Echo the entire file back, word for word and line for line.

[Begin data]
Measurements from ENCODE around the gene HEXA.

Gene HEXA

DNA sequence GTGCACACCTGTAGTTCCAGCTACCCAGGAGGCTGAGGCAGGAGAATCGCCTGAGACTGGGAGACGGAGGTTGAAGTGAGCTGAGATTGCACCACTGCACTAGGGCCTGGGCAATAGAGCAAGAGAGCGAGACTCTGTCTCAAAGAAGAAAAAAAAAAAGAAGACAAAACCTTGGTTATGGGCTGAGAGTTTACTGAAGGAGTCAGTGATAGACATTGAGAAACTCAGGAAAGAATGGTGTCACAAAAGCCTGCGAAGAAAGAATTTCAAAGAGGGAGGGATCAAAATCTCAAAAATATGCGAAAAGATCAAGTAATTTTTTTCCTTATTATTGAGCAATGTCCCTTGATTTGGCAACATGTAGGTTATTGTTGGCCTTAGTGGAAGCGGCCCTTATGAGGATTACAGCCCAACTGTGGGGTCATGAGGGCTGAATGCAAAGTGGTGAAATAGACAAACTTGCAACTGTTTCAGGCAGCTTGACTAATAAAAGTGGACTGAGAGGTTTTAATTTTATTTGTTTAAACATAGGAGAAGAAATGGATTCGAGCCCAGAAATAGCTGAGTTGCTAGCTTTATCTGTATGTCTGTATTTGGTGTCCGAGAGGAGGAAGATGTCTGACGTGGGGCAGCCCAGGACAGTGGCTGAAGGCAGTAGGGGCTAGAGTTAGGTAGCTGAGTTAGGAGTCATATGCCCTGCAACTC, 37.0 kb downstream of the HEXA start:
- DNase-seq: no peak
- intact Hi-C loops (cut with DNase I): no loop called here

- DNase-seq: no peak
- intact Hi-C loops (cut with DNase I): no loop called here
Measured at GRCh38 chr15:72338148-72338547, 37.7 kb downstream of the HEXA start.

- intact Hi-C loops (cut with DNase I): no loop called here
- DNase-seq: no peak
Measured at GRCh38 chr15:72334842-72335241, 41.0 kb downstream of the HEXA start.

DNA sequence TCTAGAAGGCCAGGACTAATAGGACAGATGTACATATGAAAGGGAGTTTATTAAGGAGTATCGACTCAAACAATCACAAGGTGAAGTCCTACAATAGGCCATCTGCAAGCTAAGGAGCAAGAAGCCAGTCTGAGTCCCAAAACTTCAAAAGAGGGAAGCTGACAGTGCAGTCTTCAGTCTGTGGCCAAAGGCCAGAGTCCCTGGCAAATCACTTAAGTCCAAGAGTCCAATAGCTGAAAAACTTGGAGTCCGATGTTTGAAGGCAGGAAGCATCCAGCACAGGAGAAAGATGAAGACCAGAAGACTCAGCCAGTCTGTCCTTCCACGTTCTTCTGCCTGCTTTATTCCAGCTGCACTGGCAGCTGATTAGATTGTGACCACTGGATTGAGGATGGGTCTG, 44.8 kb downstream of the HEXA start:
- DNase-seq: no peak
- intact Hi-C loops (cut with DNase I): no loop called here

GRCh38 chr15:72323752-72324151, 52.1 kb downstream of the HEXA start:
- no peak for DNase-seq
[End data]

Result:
Measurements from ENCODE around the gene HEXA.

Gene HEXA

DNA sequence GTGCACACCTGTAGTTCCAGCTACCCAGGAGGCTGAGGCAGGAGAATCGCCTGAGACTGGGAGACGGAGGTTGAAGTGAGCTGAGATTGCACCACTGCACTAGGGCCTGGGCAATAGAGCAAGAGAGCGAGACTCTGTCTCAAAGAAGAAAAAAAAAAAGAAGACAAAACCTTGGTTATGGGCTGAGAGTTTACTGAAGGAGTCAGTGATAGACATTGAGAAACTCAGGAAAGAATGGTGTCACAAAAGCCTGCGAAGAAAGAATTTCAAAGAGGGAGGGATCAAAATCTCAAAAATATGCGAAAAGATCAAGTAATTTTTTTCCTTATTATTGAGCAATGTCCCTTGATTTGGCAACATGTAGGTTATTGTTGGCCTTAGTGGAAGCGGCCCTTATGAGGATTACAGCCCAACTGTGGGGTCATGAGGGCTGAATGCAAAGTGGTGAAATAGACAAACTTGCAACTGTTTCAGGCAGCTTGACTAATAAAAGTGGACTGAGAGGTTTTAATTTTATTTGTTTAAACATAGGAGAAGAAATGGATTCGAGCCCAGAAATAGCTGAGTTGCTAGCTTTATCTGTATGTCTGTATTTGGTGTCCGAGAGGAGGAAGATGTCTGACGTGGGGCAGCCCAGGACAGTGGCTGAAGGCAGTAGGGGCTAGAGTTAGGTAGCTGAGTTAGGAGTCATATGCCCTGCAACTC, 37.0 kb downstream of the HEXA start:
- DNase-seq: no peak
- intact Hi-C loops (cut with DNase I): no loop called here

- DNase-seq: no peak
- intact Hi-C loops (cut with DNase I): no loop called here
Measured at GRCh38 chr15:72338148-72338547, 37.7 kb downstream of the HEXA start.

- intact Hi-C loops (cut with DNase I): no loop called here
- DNase-seq: no peak
Measured at GRCh38 chr15:72334842-72335241, 41.0 kb downstream of the HEXA start.

DNA sequence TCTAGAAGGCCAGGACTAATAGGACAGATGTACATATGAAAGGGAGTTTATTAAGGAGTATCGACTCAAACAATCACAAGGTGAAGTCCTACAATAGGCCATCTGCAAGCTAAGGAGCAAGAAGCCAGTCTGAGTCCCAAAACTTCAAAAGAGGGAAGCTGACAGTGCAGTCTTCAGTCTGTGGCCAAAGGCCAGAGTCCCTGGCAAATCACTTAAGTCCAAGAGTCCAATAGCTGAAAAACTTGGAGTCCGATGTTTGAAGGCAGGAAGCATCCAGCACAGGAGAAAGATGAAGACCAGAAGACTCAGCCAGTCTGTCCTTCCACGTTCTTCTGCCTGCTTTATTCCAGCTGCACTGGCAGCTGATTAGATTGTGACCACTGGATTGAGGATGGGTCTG, 44.8 kb downstream of the HEXA start:
- DNase-seq: no peak
- intact Hi-C loops (cut with DNase I): no loop called here

GRCh38 chr15:72323752-72324151, 52.1 kb downstream of the HEXA start:
- no peak for DNase-seq